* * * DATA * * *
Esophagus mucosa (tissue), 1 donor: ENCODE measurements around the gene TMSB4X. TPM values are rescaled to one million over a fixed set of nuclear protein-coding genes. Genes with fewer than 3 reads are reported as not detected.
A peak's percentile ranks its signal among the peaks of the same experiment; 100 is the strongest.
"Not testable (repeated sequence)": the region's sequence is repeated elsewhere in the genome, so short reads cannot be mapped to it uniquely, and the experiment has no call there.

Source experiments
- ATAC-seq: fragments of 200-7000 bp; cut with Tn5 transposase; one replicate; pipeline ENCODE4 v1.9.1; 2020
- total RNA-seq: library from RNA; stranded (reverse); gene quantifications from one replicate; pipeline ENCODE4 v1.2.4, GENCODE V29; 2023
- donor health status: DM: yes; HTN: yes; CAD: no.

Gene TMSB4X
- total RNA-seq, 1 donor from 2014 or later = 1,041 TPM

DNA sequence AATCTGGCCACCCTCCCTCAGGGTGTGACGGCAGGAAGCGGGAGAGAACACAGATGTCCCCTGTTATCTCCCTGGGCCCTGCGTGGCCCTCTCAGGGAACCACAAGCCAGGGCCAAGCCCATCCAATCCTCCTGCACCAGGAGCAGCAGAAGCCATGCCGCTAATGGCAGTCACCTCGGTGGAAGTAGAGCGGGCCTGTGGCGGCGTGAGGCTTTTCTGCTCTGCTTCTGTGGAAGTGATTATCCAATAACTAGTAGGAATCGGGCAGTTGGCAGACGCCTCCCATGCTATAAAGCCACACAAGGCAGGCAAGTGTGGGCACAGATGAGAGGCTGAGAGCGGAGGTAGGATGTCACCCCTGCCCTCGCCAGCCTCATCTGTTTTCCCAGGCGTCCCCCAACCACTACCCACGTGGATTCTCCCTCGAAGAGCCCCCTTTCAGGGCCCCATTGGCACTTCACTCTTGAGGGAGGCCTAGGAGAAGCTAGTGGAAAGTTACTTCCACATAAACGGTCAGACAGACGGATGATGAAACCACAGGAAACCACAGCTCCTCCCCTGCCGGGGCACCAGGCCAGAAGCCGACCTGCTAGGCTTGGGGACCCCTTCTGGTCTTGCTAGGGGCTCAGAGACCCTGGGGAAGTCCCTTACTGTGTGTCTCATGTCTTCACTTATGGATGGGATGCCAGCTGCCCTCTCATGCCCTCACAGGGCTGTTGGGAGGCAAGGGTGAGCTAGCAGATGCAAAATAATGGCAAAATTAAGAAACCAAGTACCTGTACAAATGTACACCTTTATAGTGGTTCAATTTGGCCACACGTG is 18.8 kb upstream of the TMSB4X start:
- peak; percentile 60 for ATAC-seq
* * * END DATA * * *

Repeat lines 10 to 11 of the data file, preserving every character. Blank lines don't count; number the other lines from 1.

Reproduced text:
DNA sequence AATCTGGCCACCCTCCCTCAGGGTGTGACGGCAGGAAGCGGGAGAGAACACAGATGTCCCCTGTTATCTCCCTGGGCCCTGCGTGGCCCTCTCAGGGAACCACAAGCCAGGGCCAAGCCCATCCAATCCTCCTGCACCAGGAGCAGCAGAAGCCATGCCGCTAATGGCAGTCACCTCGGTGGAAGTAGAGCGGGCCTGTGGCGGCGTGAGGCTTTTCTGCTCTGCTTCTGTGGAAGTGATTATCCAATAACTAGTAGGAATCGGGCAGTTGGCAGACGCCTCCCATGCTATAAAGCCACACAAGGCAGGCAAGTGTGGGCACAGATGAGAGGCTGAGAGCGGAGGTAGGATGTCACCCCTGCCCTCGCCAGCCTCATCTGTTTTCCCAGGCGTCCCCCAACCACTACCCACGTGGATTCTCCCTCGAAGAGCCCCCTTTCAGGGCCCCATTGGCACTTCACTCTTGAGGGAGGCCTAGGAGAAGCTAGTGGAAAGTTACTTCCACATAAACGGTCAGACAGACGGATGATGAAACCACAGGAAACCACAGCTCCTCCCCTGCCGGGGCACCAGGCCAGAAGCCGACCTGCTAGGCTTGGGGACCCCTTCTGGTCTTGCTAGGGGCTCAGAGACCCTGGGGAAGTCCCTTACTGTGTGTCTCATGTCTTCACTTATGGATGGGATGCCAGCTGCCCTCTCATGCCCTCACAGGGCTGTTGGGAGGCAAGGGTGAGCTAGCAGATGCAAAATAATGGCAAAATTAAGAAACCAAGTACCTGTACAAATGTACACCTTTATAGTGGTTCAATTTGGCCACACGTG is 18.8 kb upstream of the TMSB4X start:
- peak; percentile 60 for ATAC-seq